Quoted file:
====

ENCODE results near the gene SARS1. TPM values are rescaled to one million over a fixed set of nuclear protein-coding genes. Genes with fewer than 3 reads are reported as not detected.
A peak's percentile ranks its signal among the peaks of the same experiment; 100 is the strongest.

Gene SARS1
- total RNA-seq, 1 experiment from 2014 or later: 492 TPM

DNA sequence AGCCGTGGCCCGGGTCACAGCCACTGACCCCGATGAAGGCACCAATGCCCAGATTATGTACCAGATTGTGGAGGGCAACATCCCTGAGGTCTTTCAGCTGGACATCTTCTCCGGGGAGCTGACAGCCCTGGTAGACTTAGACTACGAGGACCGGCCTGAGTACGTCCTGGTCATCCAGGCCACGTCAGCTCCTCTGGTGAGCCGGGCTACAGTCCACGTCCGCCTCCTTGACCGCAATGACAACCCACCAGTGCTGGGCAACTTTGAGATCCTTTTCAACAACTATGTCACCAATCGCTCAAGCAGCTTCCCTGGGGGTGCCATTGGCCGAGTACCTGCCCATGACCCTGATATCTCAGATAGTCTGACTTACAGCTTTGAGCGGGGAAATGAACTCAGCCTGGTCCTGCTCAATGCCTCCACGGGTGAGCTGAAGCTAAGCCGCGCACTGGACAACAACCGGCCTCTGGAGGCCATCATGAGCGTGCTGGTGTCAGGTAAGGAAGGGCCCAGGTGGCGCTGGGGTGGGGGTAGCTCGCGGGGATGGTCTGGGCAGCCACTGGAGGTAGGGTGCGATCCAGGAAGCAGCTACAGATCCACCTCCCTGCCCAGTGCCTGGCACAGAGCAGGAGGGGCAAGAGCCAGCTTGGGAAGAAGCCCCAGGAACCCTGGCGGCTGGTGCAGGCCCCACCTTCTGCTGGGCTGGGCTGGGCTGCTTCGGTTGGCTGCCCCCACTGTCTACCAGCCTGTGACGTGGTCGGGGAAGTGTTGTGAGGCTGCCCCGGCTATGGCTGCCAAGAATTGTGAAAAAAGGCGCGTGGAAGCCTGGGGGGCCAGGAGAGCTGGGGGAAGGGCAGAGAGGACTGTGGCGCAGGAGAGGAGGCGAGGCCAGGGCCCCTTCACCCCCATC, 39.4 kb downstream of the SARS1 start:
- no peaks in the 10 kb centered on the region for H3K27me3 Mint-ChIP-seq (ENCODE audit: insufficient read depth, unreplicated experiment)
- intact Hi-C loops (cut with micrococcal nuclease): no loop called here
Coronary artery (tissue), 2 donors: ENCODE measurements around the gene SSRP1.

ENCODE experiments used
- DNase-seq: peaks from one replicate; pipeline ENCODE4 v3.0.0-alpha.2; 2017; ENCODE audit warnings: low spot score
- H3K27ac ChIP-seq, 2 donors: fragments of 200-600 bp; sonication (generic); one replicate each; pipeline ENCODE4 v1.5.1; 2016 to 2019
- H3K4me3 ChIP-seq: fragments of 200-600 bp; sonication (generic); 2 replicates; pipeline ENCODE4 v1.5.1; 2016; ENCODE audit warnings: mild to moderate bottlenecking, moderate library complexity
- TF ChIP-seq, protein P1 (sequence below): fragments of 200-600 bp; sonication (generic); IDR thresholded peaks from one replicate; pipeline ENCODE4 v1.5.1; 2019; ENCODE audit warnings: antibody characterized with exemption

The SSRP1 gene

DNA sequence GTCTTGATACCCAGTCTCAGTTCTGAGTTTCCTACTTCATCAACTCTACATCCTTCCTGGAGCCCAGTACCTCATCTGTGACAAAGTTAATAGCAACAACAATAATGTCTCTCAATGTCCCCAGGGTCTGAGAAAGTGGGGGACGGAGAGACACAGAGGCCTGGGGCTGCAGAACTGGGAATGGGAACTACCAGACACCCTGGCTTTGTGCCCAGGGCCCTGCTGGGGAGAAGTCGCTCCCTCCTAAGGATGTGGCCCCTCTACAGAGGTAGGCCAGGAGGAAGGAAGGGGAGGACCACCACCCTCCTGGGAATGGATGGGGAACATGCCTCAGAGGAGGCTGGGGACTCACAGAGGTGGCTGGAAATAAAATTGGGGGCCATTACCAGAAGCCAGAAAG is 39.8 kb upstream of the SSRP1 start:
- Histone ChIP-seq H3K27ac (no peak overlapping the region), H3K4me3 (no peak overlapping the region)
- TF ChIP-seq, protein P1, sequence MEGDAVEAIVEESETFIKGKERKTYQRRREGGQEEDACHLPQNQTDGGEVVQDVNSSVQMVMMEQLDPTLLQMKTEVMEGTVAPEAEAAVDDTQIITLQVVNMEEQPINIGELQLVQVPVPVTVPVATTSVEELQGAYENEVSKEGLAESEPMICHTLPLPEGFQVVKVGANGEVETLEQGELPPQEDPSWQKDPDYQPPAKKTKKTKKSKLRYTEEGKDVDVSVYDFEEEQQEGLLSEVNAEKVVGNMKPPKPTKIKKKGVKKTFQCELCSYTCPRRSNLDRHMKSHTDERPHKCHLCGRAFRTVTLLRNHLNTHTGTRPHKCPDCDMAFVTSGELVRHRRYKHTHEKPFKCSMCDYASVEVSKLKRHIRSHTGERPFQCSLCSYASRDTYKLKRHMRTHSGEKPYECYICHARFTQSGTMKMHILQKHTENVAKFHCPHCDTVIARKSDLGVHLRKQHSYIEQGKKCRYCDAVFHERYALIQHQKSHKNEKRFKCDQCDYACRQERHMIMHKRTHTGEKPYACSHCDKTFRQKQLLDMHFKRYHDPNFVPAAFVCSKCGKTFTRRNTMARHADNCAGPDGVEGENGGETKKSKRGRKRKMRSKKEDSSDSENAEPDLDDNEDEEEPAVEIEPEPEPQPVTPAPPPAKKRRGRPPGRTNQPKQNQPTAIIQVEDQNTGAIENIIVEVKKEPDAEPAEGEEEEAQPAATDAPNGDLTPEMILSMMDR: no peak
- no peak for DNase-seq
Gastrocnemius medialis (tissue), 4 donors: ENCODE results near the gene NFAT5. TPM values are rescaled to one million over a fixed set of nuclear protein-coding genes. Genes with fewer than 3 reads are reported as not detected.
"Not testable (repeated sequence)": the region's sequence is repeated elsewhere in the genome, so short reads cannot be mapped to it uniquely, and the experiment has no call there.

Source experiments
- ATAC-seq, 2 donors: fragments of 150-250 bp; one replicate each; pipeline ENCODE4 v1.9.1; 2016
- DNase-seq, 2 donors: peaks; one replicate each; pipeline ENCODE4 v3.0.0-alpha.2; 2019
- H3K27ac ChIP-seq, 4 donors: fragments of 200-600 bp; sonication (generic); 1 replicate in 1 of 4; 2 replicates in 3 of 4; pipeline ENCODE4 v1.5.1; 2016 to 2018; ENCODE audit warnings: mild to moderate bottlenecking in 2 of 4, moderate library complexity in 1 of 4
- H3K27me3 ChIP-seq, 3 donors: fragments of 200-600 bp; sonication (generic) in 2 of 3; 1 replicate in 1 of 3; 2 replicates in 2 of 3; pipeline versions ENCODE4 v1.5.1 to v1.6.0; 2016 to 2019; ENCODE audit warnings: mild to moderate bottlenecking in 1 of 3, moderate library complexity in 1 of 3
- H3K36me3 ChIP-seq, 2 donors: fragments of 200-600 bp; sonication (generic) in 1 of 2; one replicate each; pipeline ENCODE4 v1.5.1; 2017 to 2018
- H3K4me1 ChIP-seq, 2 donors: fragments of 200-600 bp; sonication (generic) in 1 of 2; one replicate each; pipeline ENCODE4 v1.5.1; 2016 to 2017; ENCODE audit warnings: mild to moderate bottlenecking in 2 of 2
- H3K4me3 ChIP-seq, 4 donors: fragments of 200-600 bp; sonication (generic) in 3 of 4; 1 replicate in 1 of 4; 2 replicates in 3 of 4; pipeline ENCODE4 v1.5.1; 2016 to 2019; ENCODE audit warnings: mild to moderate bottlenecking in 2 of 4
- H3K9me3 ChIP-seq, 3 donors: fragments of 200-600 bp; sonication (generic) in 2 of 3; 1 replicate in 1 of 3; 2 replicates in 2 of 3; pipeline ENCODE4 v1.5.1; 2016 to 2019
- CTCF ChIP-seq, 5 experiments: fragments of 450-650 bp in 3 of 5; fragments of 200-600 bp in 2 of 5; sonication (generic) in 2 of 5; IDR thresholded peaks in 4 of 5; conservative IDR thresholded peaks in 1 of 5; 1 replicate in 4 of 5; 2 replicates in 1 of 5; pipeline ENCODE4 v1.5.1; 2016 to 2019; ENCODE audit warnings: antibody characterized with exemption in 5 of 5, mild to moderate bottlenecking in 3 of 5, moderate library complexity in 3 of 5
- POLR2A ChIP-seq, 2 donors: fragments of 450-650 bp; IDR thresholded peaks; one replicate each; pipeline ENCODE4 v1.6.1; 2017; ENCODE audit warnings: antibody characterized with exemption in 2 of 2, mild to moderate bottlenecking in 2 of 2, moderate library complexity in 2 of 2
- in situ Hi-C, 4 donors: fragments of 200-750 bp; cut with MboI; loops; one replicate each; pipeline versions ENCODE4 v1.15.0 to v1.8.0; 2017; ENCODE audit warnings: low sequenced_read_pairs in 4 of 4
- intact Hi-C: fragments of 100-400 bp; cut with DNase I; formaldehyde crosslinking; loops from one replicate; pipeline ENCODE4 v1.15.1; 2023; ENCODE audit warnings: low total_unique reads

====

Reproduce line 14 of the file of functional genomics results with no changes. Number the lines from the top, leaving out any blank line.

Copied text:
The SSRP1 gene